Tomáš Zato Tomáš Zato - 1 month ago 6
C Question

How does C compiler handle post-increment (i++), memory wise?

I've been just explaining

i++
vs
++i
details to a friend. I was telling him how with no optimalization,
i++
in
for
loop essentially means making a copy of your
i
that is not used for anything. Since
i++
can be described with this pseudocode:

tmp = i;
i = i + 1;
return tmp;


Well, I noticed I just don't really know one thing: where is the memory for our
tmp
allocated? Does it increase the memory size required for whole procedure/function? (That is, is it on stack?)

I suppose it is, but how to test that? If and only if it matters we're talking about C99 standard and GCC compiler. But I'd prefer broader answer to get some perspective on the matter.

Answer

Your assumption that compilers always produce different results for ++i and i++ without optmization is false. Here's a look at pre and post increment on godbolt, in gcc 6.2, no optimization:

The C Code

int pre() {
  int i = 0;
  ++i;
}

int post() {
  int i= 0;
  i++;
}

The Assembly (x86-64)

pre():
        push    rbp
        mov     rbp, rsp
        mov     DWORD PTR [rbp-4], 0
        add     DWORD PTR [rbp-4], 1
        nop
        pop     rbp
        ret

post():
        push    rbp
        mov     rbp, rsp
        mov     DWORD PTR [rbp-4], 0
        add     DWORD PTR [rbp-4], 1
        nop
        pop     rbp
        ret

Note that the compiled code is byte-for-byte identical here for i++ and ++i. Both simply add 1 to the memory location reserved on the stack for i. No temporary is created or needed.

You might complain that I'm not actually using the value of the incremented expression, so let's look at something that actually does use the value:

The C Code

int pre(int i) {
  return ++i;
}

int post(int i) {
  return i++;
}

The Assembly (x86-64)

pre(int):
        push    rbp
        mov     rbp, rsp
        mov     DWORD PTR [rbp-4], edi
        add     DWORD PTR [rbp-4], 1
        mov     eax, DWORD PTR [rbp-4]
        pop     rbp
        ret

post(int):
        push    rbp
        mov     rbp, rsp
        mov     DWORD PTR [rbp-4], edi
        mov     eax, DWORD PTR [rbp-4]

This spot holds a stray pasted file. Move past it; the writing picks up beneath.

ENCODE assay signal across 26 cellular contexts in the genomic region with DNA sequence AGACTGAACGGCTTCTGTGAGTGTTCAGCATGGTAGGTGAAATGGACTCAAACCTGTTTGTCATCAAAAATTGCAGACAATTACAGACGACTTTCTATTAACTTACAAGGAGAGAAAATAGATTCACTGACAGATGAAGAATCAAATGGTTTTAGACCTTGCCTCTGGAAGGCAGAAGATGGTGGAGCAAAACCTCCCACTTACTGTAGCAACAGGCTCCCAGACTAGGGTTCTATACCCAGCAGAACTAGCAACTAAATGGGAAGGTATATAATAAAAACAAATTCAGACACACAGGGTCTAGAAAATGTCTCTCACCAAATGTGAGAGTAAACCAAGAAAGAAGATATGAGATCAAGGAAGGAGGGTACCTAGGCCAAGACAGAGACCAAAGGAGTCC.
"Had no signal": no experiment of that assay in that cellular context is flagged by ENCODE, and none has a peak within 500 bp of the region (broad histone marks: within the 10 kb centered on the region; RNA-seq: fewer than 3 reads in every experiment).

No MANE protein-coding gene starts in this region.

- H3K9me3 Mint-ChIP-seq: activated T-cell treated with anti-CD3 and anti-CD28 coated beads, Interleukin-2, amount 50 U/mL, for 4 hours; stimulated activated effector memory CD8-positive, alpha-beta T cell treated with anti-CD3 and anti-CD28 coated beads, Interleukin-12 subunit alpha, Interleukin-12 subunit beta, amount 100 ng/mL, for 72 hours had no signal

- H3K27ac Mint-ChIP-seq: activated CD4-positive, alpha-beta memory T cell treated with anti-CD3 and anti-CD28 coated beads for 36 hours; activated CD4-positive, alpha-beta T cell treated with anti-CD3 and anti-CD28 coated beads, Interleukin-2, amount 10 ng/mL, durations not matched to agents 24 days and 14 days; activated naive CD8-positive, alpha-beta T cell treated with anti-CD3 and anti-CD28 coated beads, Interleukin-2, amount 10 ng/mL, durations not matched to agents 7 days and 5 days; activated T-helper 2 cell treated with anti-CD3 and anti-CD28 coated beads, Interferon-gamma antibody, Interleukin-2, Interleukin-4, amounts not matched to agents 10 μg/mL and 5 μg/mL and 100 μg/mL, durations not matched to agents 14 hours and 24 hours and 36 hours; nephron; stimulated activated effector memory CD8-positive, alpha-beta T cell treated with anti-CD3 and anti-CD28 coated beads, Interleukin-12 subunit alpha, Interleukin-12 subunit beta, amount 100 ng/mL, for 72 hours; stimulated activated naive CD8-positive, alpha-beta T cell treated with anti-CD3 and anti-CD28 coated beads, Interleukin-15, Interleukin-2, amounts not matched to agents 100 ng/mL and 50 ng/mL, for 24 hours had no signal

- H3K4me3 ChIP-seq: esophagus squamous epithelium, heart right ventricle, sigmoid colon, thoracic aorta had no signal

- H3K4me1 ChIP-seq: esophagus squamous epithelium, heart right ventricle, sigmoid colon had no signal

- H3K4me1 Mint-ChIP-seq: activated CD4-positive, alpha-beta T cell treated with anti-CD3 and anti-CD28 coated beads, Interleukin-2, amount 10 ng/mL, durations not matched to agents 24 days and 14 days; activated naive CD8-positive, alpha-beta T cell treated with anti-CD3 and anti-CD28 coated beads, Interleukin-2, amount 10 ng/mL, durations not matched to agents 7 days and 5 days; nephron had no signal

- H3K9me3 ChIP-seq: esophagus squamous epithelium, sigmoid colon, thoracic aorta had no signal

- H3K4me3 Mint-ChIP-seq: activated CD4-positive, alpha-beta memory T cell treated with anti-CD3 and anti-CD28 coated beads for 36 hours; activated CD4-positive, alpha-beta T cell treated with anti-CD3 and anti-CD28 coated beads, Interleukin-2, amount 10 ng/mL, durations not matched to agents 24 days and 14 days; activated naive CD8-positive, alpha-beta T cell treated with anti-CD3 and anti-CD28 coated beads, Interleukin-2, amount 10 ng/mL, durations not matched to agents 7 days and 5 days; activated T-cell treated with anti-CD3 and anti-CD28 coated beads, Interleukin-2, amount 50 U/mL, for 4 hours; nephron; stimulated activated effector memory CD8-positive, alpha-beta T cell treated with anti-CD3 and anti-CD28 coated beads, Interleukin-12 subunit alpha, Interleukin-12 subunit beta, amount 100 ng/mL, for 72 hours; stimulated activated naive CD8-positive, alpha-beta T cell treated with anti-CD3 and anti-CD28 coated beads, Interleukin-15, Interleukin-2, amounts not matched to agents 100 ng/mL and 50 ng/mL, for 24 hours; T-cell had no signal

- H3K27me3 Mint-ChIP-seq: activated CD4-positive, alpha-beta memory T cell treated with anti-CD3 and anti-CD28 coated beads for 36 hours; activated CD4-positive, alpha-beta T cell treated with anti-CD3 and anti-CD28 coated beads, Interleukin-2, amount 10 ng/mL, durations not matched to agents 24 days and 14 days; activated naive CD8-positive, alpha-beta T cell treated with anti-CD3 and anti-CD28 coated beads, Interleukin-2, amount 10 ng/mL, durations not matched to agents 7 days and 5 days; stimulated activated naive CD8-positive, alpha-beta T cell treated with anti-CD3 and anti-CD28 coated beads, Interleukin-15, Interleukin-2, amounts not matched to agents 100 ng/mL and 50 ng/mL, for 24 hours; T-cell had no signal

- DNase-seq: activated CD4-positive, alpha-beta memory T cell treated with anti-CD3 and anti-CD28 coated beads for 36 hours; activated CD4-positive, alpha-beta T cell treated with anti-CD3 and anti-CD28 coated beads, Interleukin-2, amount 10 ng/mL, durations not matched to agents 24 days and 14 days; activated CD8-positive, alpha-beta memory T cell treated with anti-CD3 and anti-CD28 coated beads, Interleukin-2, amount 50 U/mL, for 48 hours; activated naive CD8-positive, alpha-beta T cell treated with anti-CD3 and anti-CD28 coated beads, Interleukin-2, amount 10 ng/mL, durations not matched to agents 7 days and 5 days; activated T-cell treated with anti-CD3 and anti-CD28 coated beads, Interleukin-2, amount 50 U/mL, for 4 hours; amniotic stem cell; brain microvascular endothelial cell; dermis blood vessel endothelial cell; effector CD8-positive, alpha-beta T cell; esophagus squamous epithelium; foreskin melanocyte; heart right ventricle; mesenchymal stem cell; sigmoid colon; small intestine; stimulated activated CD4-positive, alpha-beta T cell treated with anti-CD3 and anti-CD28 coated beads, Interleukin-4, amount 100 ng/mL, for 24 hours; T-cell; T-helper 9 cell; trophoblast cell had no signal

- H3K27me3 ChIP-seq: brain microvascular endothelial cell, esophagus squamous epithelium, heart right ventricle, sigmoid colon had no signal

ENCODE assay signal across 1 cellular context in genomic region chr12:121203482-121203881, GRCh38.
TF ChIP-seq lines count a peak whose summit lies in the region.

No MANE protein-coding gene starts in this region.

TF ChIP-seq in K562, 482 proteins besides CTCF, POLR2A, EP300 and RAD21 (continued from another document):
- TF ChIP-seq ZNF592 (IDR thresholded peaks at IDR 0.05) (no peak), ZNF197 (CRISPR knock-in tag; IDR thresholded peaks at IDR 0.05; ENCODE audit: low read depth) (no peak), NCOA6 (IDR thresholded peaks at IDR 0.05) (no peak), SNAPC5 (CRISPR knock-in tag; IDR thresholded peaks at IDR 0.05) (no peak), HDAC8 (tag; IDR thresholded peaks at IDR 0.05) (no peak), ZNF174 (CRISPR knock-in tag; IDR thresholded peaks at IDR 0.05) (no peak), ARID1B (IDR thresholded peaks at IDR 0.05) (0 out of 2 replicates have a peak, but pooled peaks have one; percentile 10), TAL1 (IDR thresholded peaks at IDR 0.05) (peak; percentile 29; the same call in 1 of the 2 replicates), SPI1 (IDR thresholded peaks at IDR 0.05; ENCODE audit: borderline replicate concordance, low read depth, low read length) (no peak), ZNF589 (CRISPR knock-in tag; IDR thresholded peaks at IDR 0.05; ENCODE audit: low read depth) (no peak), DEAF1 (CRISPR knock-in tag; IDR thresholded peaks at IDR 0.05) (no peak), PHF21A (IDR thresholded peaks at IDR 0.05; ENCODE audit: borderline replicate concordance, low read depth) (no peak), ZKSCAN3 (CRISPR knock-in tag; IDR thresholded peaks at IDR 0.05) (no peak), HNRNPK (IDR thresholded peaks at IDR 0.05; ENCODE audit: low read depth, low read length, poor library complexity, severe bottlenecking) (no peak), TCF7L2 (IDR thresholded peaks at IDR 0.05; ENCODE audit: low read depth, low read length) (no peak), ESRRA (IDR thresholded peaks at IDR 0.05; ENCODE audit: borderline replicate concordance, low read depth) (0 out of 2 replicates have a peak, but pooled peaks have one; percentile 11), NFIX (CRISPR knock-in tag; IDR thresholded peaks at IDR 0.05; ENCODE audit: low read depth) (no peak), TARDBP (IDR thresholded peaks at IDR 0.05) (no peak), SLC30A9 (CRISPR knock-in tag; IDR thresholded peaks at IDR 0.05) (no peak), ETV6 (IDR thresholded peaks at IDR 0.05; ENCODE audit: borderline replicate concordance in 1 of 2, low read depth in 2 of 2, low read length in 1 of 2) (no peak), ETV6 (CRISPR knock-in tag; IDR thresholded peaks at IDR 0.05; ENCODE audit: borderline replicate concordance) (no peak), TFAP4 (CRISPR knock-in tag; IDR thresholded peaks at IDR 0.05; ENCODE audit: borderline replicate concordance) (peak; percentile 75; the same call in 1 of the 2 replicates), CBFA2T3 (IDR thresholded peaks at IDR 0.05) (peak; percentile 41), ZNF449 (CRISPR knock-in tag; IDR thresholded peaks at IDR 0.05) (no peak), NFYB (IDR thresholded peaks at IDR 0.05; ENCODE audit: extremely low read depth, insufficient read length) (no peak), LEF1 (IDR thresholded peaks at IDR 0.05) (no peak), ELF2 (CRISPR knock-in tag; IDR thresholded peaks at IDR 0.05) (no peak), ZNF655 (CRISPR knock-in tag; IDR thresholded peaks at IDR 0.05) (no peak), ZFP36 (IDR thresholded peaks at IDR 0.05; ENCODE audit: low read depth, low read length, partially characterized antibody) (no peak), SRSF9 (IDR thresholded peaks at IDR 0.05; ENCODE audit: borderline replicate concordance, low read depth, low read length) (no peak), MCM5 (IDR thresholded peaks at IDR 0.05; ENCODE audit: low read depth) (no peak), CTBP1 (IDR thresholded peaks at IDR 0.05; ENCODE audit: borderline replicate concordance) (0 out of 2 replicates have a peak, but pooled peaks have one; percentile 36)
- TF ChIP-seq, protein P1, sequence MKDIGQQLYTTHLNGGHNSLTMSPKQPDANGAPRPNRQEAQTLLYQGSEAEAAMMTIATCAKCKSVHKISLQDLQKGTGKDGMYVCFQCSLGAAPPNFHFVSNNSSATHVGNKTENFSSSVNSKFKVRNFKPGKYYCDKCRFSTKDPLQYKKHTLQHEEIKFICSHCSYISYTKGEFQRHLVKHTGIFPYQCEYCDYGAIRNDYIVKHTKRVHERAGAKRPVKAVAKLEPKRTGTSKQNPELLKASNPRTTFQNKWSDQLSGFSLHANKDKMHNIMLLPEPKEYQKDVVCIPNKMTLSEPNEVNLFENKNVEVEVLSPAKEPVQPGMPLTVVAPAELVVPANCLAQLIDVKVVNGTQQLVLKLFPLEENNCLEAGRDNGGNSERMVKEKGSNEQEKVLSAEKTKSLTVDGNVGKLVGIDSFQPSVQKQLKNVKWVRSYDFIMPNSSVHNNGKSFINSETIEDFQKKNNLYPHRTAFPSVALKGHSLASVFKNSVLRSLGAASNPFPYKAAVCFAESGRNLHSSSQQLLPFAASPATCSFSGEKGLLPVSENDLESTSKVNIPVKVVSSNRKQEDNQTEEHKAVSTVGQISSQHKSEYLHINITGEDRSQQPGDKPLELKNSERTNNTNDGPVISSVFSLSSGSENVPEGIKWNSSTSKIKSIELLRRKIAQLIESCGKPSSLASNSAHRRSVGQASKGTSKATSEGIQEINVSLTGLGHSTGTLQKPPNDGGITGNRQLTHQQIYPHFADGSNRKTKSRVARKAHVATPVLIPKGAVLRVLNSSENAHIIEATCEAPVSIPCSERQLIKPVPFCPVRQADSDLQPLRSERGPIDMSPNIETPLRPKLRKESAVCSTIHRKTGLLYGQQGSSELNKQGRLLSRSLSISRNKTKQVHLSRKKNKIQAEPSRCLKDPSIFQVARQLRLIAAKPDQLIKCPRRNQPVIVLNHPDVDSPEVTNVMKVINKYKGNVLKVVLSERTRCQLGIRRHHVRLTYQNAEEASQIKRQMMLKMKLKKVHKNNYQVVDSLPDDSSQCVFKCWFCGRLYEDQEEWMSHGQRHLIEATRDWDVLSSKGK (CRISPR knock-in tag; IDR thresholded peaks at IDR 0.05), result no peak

lea     edx, [rax+1]
        mov     DWORD PTR [rbp-4], edx
        pop     rbp
        ret

Here, the assembly is different. The pre-increment version uses a memory RMW (read-modify-write) instruction to increment the variable, while the post-increment version increments the variable separately through edx. While looking at un-optimized code is always an exercise in futility, I'm quite sure the post-increment version is faster here, as the dependency chain is smaller due to no RMW instruction in the critical path and subsequent store forwarding stall.

A key note is that even here there is no "temporary space" allocated in memory - only the assembly changes, and a register (eax here) is used for free as the resting place for the value of i before the post-increment.

Of course, you shouldn't really read anything into unoptimized code. It isn't going to be used in practice and you can't really learn much about the efficiency of any construct by studying it, because the optimized code will vary wildly across different idioms.

So finally, let's look at a realistic example where we are using optimization, and both the value of the increment expression and the underlying variable is actually used (so neither value is optimized away). Here we take an int & reference to i in each function so that the passed-in value is modified. We use -O2, although every other optimization level I tried produces identical results, other than -Os:

The C Code

int pre(int& i) {
  return ++i;
}

int post(int& i) {
  return i++;
}

The Assembly (x86-64)

pre(int&):
        mov     eax, DWORD PTR [rdi]
        add     eax, 1
        mov     DWORD PTR [rdi], eax
        ret

post(int&):
        mov     eax, DWORD PTR [rdi]
        lea     edx, [rax+1]
        mov     DWORD PTR [rdi], edx
        ret 

Both functions are almost exactly the same cost. They have the same number of instructions, and on modern Intel hardware produce the same number of uops (4 fused-domain) with the same cost. The functions take exactly the same number of instruction bytes1.

The post-increment differs in that it uses a lea instruction to put its result in edx, so that eax remains un-incremented as the return value. The pre-increment version simply uses eax for everything. The use of edx has no direct cost here because it is a scratch register in x86-64, so there is no need to save its value. In a more complex code, the use of another register could increase register pressure, although it is fairly unlikely because the lifetime is very small and there are more opportunities for re-ordering.

The post-increment version actually has a smaller dependency chain for the return value - assuming the caller uses the return value in eax, it will take 1 additional cycle for it to be ready (since the add eax, 1 is part of the dependency chain). That's actually inherent in the pre-increment definition: in one way, pre-increment is slower, because the increment and subsequent use of the value must occur serially, while in the post-increment case they can occur in parallel, since the use of the value doesn't depend on the increment operation. Of course, this effect is very small - not usually more than a single cycle. The classic advice to use pre-increment probably still applies because for objects it can make a big difference. For primitives, not so much.


1Interestingly, the pre-increment version could have been implemented with inc eax rather than add eax, 1, which is probably as fast on modern hardware and saves a byte. It probably isn't because of the mostly obsolete advice to avoid inc and dec due to partial flag stalls. In fact, with -Os (optimize for size) gcc does use an inc here.